Why is it that we allow the Republicans to refer to themselves as the anti-tax party, when they keep demonstrating that they clearly aren’t? Sure, they’re all for the cutting of business taxes, inheritance taxes, and other taxes that would threaten to decrease the wealth of their party’s high-net-worth donors, but, invariably, those shifts in tax policy lead to higher taxes for everyone else. Elsewhere around the United States, the shift may not be as plainly visible, but, here, in Michigan, it’s painfully obvious to all but the most delusional among us. As business taxes are being eliminated, and corporate taxes on capital assets are being phased out, the burden of maintaining public services is falling disproportionately on the shoulders of the non-wealthy, and we’re all feeling the increased financial pressure.
In Michigan, income taxes on the poor and middle class are rising, the pensions of our retirees are being taxed, tax credits for the working poor, like the Earned Income Tax Credit (EITC), are being slashed, and, with state assistance for higher education drying up, families are going into unprecedented debt in the hopes of securing stable futures for their children. The Republicans may not see all of these as tax increases, but they are. The increased insurance payments that many of us are forced to pay, because our local fire departments are being downsized, is essentially a tax. The same goes for the private school tuition that several of us are paying, rather than suffer through the constrictions of a public school system which is being systematically dismantled. And these few examples are just the tip of the iceberg. The truth is, it’s becoming increasingly difficult for regular working people in Michigan to merely sustain life. Fortunately for those in power, houses aren’t selling. If they were, I suspect that most of us would be gone.
And, as those of us in Ypsilanti can attest, it’s the folks who are living in Michigan’s aging cities that are feeling the brunt of this radical redistribution of wealth. With state revenue sharing for cities dropping precipitously, one-by-one communities are being asked to make the choice — either institute a personal income tax, and pay for our own city services, or submit to the rule of an unelected Emergency Financial Manager, who will be empowered to sell off our community assets at fire sale prices, dismiss our democratically elected officials, privatize city services, and break contracts with city employee unions, essentially stripping our carcass of what little meat there is left, and sealing our fate. As long as we don’t ask the wealthy in Michigan’s upscale gated communities to contribute toward the greater good, it’s all the same to the folks in Lansing. They’re allowing us to make the choice.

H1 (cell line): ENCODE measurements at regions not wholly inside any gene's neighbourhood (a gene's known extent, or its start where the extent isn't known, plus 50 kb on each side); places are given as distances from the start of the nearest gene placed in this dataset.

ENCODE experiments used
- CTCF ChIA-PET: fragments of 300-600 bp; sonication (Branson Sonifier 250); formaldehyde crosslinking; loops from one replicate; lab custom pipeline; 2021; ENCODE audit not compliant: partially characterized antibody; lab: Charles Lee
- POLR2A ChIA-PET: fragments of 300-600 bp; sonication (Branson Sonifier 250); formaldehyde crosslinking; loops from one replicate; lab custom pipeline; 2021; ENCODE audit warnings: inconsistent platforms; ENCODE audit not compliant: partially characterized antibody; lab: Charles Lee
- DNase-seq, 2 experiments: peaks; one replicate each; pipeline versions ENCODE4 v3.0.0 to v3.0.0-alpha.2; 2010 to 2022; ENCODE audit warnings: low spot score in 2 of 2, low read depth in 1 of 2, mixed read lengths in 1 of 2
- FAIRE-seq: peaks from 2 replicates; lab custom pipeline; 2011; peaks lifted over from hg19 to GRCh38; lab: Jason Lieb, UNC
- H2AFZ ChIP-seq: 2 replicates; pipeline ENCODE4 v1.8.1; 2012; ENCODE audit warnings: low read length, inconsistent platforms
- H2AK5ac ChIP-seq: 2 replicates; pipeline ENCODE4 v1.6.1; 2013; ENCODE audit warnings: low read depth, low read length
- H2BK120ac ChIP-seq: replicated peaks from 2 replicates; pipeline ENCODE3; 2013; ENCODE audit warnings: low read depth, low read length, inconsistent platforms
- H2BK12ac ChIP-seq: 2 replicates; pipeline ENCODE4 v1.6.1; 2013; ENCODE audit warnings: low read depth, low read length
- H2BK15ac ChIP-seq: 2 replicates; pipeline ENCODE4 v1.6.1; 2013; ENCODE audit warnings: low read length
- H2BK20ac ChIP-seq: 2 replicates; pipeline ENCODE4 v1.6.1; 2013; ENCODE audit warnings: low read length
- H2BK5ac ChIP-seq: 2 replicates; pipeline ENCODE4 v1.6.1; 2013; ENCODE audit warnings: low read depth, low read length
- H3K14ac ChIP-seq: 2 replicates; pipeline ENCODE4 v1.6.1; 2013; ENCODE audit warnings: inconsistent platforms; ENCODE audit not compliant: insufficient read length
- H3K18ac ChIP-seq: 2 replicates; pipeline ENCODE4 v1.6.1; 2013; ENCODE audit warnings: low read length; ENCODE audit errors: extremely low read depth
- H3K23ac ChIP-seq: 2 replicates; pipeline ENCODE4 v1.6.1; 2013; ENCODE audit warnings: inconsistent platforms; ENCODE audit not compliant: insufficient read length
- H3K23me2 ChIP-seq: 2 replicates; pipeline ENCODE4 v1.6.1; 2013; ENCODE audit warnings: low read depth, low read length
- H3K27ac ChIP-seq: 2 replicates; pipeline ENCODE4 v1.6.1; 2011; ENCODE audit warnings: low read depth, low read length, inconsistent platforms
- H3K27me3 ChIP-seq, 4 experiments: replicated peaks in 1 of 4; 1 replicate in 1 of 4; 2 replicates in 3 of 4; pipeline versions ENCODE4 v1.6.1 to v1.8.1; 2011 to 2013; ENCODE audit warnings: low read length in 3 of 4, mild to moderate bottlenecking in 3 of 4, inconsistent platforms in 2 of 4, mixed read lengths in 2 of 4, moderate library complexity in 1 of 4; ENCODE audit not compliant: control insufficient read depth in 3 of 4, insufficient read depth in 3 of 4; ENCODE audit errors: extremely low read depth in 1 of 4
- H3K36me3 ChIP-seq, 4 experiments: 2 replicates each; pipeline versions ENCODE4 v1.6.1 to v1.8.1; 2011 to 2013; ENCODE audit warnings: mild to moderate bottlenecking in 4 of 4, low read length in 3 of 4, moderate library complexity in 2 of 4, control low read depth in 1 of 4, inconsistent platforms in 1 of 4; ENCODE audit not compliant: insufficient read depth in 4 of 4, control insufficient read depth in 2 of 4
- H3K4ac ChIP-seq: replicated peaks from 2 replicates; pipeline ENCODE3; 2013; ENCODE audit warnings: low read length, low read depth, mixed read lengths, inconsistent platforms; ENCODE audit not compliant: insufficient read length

Speaking of Emergency Financial Mangers, and their emerging role as urban Rust Belt mortician, I found the following quote from Pontiac’s former Emergency Financial Manager, Michael Stampfler, to be quite telling:
“I do not believe EMs can be successful – they abrogate the civic structure of the community for a period of years then return it virtually dismantled for the community to attempt to somehow make a go of it… The program provides no structure for long-term recovery, and that is why most communities slide back into trouble, if they experience any relief at all.”
So, here we are, defunded to the point of collapse, with an ownership-class that has proven to be absolutely hostile to the idea of contributing toward the stability of struggling cities in which they do not live, the maintenance of public transportation that they do not use, and the education of children that they do not know, and I have to wonder just how long they can expect to remain untouched by the consequences of their actions.
In the meantime, though…
I don’t know that I have the time or energy for another project right now, but it really seems as though there’s a need for a concise, well-done multimedia piece, easily sharable by way of social media, that clearly lays out how, over the past several years, the tax burden in Michigan has steadily been shifting from the wealthy, business-owning class, to the middle class and working poor. I think that such a piece would be extremely useful, here, in Michigan, in the run-up to the next election, but I also think that folks around the country would find it to be a useful cautionary tale, as it looks as though every state in the union is following a similar trajectory, if a bit behind us. It’s complicated story to tell, but I have to believe that there’s a way to convey the facts in such a way that, at least the main points, are clear to everyone. Maybe, I’m thinking, this would be a good project for the progressive blogs of Michigan to undertake together. (I could see us launching a pretty effective Kickstarter campaign.)
As for solutions, I don’t know that we’d necessarily have to offer any in the video, but, in my opinion, there are three things that we need to do if we’re to turn things around — vote everyone out of office in Lansing, pass a progressive state income tax, and institute a rational system of revenue sharing, that strengthens Michigan’s aging cities, and provides a decent education to children across the state, regardless of how wealthy their parents might be. If we could just do that, I’d be happy.
And, for what it’w worth, I like the imagery of the voracious, blood-sucking octopus, but I could be persuaded to try different analogies.